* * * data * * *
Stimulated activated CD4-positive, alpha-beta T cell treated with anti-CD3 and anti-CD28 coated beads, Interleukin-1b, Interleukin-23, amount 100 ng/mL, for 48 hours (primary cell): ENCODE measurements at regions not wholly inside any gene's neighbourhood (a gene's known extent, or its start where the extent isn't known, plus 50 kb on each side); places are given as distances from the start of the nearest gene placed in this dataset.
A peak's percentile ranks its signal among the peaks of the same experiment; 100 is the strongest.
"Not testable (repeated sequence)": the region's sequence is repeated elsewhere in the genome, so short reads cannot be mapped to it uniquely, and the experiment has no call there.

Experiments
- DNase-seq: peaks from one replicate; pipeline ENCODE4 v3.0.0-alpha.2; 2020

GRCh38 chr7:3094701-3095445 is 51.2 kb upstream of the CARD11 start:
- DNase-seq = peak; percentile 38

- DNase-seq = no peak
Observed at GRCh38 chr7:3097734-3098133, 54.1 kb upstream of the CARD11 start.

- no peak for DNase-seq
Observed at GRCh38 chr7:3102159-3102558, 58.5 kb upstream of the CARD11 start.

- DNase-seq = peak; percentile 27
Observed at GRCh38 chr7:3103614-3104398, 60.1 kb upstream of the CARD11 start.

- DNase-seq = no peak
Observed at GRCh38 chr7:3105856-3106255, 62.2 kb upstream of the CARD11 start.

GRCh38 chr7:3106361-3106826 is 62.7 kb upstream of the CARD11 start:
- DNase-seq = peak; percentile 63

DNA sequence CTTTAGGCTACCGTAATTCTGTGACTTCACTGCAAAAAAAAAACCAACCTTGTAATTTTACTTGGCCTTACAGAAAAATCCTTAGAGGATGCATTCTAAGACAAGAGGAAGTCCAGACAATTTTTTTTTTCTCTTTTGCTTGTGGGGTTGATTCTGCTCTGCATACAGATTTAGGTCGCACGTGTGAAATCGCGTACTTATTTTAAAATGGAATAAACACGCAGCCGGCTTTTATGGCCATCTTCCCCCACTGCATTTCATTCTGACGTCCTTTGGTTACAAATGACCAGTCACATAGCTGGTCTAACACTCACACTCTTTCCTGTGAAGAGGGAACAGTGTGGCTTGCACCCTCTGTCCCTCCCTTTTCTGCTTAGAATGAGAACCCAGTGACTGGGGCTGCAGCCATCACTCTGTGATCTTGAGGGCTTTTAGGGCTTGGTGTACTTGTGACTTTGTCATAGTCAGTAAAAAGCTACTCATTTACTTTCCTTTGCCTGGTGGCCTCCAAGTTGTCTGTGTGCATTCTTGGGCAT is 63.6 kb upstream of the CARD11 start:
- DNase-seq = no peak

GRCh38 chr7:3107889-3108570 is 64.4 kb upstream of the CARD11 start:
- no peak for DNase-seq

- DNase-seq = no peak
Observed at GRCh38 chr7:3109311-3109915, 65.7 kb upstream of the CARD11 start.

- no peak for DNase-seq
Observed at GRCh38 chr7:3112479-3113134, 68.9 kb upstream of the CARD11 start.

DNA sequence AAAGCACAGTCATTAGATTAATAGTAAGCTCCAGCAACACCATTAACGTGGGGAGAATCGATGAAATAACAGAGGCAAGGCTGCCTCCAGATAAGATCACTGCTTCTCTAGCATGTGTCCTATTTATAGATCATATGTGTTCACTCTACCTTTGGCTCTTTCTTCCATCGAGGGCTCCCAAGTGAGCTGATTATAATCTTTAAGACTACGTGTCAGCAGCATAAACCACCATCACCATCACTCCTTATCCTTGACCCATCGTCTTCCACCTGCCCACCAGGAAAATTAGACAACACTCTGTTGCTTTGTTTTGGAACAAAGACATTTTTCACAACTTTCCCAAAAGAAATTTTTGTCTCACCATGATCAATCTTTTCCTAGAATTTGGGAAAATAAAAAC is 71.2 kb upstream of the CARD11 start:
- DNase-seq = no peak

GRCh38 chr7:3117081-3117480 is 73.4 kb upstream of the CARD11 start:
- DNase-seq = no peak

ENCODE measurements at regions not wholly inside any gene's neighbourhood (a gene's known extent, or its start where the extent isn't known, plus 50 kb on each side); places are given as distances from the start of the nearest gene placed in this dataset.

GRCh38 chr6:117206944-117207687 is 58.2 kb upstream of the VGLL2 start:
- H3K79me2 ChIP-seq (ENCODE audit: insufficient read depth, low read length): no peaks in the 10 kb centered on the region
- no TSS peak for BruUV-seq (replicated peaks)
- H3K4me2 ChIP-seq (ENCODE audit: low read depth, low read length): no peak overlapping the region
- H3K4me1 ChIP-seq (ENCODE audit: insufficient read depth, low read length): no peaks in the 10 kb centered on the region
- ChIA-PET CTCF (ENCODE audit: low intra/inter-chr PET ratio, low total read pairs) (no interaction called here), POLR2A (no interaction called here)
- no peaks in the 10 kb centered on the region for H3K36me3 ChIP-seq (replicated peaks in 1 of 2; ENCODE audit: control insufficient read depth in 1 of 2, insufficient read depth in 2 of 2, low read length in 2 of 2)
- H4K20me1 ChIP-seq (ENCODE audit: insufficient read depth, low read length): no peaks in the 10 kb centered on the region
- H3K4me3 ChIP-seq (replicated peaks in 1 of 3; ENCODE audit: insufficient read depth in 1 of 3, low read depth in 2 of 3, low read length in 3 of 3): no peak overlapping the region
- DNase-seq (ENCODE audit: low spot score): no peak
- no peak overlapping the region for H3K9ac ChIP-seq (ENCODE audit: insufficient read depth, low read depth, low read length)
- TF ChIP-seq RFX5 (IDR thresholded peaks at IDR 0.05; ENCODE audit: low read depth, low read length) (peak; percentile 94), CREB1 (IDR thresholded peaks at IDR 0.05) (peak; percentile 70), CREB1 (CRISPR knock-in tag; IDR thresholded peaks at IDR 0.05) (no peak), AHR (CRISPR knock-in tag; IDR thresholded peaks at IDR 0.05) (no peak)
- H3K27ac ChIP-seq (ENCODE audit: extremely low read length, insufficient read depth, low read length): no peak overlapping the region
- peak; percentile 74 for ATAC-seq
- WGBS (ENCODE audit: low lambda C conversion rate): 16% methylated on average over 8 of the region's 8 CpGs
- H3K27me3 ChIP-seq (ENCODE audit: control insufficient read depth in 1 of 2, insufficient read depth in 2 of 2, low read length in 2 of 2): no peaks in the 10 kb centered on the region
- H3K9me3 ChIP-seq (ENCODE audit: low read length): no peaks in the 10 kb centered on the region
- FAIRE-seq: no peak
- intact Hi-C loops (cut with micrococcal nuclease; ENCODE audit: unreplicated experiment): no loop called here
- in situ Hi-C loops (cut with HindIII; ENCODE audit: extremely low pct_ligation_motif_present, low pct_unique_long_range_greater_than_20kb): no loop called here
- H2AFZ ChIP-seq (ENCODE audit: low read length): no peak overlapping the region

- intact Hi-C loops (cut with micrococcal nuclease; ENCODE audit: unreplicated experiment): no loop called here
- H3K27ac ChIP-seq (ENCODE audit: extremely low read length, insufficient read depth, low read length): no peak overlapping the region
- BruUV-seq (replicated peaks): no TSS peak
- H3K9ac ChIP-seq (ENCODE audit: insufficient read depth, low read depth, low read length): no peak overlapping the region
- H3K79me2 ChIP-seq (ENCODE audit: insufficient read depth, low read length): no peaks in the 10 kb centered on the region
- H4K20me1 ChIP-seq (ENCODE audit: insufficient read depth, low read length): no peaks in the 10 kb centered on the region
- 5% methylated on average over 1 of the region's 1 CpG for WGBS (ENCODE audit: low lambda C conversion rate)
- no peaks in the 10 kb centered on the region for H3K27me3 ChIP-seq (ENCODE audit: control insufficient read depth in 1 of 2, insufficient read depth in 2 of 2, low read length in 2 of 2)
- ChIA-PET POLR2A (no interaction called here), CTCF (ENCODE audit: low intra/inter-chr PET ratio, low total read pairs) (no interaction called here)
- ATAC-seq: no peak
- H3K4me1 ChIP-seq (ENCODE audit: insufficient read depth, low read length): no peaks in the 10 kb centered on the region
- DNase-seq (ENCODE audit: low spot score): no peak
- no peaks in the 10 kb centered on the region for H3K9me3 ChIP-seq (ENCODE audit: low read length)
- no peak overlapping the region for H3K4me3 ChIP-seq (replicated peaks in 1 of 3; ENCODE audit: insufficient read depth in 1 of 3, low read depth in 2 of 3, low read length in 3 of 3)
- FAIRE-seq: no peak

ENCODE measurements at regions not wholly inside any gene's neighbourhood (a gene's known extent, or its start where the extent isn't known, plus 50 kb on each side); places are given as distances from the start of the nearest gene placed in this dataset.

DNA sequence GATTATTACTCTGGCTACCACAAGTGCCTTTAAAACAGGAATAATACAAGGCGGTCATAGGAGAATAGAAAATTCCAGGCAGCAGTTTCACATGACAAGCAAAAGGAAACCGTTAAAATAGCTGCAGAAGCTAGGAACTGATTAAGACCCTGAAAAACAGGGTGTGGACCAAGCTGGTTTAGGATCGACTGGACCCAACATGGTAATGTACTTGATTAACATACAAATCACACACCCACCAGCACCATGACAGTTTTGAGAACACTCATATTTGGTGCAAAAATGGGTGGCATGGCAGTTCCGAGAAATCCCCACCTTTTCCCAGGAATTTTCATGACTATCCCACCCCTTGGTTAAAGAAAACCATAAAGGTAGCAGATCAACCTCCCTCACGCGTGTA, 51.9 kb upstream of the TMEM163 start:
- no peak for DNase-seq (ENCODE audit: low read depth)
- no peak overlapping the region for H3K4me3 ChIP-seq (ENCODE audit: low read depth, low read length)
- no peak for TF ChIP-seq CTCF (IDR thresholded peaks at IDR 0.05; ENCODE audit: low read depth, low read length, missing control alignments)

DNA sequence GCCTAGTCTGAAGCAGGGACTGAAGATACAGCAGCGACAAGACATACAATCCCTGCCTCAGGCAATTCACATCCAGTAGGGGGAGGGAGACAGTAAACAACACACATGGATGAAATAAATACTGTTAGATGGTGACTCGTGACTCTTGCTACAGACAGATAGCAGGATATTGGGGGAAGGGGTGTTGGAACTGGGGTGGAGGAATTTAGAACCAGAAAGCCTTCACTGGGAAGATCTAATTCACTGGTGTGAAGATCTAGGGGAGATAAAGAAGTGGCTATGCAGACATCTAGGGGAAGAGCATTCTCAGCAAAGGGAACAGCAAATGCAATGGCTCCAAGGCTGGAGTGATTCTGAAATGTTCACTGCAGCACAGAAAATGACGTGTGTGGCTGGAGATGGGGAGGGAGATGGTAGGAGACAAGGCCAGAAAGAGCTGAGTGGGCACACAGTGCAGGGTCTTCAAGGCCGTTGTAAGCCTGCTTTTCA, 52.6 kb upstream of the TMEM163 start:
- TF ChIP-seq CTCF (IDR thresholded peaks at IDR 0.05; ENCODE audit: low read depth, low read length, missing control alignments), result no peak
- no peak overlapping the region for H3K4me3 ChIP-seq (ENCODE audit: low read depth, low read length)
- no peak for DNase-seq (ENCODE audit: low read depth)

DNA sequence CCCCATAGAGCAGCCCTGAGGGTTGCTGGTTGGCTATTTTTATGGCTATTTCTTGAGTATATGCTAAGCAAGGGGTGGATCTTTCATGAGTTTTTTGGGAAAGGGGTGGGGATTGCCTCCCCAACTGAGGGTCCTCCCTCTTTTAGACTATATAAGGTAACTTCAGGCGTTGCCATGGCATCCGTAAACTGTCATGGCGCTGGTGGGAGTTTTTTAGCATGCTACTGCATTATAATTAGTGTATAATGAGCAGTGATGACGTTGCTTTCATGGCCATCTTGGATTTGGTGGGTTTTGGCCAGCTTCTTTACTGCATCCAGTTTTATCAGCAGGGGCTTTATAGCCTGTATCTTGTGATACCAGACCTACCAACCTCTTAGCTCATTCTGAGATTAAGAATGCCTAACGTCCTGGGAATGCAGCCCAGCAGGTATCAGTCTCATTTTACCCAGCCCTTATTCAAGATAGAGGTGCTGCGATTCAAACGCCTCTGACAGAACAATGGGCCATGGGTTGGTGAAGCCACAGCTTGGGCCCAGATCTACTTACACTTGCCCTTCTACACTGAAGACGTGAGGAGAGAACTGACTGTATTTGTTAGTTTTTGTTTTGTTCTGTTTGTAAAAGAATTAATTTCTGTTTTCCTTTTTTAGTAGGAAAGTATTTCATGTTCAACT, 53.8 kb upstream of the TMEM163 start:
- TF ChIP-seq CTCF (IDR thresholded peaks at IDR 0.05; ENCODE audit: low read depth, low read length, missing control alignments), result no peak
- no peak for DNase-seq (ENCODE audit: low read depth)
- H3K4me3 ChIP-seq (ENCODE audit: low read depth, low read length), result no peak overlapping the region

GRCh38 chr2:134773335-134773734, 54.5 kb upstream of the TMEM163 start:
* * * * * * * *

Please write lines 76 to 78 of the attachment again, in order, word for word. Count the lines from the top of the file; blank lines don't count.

DNA sequence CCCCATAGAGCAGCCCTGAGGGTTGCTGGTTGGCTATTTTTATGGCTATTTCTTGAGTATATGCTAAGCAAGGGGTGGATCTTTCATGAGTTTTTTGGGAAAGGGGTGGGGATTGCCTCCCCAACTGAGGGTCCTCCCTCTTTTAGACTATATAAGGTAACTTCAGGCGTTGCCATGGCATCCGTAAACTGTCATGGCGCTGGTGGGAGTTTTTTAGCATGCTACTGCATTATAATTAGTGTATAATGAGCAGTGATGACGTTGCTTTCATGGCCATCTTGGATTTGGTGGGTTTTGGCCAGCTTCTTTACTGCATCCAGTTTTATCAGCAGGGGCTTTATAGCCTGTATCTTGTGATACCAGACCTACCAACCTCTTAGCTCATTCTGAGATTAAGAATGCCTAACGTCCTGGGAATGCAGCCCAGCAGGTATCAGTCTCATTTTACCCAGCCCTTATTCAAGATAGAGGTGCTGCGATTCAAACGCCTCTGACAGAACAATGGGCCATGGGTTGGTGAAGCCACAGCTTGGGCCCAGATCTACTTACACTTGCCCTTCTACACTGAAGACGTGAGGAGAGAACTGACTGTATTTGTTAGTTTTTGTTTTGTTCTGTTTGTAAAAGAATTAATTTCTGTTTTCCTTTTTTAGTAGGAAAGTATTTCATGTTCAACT, 53.8 kb upstream of the TMEM163 start:
- TF ChIP-seq CTCF (IDR thresholded peaks at IDR 0.05; ENCODE audit: low read depth, low read length, missing control alignments), result no peak
- no peak for DNase-seq (ENCODE audit: low read depth)